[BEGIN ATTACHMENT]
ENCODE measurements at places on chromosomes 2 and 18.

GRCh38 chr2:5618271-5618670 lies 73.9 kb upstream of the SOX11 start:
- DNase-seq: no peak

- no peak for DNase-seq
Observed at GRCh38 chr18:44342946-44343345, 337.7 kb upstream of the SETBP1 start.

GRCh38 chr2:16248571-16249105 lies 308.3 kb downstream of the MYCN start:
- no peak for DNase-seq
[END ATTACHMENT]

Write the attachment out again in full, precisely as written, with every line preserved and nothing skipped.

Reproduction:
ENCODE measurements at places on chromosomes 2 and 18.

GRCh38 chr2:5618271-5618670 lies 73.9 kb upstream of the SOX11 start:
- DNase-seq: no peak

- no peak for DNase-seq
Observed at GRCh38 chr18:44342946-44343345, 337.7 kb upstream of the SETBP1 start.

GRCh38 chr2:16248571-16249105 lies 308.3 kb downstream of the MYCN start:
- no peak for DNase-seq